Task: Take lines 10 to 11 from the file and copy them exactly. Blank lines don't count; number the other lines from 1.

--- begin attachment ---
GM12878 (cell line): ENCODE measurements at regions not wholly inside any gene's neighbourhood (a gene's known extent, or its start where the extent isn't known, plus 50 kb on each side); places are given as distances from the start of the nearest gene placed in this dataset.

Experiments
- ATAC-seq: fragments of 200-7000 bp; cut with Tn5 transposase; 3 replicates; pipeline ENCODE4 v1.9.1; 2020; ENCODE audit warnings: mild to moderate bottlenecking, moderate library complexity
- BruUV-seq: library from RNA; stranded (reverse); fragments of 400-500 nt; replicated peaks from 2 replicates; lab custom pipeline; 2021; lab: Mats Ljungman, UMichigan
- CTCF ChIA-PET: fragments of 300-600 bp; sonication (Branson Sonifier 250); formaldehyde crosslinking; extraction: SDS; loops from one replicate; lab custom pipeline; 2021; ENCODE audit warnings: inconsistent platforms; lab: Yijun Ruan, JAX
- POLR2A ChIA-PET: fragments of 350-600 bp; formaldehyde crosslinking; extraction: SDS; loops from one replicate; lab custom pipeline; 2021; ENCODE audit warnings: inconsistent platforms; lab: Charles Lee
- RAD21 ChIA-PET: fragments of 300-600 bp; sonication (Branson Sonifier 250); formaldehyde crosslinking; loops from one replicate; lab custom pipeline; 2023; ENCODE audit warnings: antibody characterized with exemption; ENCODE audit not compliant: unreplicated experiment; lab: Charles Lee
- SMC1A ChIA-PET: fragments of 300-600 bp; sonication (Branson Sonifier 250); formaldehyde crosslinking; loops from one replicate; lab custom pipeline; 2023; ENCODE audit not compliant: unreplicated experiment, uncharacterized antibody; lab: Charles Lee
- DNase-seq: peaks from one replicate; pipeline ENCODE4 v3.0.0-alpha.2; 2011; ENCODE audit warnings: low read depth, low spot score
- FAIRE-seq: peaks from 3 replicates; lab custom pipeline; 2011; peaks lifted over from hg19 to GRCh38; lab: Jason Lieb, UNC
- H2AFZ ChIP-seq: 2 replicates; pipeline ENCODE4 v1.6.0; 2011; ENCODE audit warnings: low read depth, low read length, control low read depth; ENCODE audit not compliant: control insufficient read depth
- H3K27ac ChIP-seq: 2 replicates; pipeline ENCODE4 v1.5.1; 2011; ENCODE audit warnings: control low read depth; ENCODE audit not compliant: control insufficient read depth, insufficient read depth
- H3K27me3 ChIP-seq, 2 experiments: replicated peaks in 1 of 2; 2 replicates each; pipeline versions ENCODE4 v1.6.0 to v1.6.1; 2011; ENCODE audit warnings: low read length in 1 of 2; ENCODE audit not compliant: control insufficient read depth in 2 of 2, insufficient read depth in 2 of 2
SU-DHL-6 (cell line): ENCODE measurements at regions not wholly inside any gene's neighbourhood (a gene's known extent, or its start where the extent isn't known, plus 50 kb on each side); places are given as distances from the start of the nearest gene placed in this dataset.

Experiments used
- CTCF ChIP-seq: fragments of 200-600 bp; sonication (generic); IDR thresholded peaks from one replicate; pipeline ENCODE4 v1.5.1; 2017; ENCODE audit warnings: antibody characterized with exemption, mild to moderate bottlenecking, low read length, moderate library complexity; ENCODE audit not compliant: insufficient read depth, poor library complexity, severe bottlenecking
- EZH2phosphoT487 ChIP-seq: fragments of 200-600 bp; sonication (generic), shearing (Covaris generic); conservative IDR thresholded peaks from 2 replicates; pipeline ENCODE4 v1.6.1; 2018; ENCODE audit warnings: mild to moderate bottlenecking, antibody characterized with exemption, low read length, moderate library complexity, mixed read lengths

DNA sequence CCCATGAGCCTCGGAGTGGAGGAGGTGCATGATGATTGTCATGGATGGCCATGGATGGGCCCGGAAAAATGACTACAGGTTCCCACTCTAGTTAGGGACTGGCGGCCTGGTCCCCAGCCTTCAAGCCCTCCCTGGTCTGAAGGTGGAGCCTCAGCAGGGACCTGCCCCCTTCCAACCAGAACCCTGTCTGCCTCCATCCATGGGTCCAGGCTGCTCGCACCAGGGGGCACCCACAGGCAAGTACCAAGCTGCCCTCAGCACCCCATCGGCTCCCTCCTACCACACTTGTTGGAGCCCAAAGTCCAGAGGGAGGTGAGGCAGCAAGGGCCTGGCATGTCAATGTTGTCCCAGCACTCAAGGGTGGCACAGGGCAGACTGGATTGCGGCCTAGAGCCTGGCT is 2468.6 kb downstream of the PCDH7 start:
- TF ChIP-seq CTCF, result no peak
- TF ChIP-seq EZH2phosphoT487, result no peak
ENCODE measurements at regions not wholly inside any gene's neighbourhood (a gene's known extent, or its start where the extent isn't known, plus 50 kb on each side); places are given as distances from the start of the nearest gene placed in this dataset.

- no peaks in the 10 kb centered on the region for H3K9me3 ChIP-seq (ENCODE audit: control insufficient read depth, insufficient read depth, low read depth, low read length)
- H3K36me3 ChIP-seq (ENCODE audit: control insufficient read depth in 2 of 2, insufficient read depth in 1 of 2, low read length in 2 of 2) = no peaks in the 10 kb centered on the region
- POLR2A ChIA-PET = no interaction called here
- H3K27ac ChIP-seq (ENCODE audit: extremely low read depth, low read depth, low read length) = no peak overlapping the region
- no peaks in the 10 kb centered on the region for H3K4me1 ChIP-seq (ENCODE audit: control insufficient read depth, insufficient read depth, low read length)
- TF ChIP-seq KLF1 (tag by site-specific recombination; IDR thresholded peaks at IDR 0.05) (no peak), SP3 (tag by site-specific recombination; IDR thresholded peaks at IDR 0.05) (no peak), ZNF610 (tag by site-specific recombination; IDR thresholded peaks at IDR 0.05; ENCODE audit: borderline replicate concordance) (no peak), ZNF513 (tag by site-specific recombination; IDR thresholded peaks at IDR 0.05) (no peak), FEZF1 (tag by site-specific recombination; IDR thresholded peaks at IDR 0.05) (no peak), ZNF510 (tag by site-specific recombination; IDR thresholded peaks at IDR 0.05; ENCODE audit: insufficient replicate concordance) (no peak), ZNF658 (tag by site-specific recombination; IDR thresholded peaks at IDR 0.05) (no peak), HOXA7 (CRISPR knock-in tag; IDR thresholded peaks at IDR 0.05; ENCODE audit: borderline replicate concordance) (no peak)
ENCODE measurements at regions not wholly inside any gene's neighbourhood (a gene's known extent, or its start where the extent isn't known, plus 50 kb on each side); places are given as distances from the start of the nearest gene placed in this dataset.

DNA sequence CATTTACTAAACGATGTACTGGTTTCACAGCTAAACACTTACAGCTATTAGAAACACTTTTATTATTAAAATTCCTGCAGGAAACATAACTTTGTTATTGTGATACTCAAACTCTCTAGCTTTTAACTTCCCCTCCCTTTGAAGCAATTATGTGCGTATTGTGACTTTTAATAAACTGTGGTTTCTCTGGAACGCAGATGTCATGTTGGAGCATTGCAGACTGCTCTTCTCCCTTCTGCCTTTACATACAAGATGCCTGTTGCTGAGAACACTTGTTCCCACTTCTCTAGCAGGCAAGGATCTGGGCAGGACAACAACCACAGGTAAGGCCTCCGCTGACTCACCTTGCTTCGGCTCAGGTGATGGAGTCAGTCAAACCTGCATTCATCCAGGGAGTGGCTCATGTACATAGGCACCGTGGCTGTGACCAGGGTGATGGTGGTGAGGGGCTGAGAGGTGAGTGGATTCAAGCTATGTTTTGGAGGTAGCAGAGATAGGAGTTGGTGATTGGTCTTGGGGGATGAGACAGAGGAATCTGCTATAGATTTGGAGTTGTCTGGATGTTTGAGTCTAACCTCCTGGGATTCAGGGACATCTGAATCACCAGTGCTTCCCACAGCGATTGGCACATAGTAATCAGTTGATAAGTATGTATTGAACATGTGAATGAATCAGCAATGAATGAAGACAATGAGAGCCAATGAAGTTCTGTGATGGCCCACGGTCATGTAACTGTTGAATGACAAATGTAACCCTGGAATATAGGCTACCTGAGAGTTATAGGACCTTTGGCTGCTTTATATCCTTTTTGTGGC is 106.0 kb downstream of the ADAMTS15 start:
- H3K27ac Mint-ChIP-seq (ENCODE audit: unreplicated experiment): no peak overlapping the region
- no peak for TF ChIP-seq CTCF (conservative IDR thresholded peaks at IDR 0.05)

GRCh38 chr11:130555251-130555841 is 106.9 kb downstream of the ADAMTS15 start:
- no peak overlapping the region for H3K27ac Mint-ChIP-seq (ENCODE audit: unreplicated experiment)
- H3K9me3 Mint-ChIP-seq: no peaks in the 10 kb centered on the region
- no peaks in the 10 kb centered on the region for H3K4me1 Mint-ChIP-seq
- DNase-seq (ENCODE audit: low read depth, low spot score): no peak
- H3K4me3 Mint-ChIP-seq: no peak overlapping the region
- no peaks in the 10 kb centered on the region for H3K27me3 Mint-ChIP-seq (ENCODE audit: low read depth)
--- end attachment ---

- FAIRE-seq: peaks from 3 replicates; lab custom pipeline; 2011; peaks lifted over from hg19 to GRCh38; lab: Jason Lieb, UNC
- H2AFZ ChIP-seq: 2 replicates; pipeline ENCODE4 v1.6.0; 2011; ENCODE audit warnings: low read depth, low read length, control low read depth; ENCODE audit not compliant: control insufficient read depth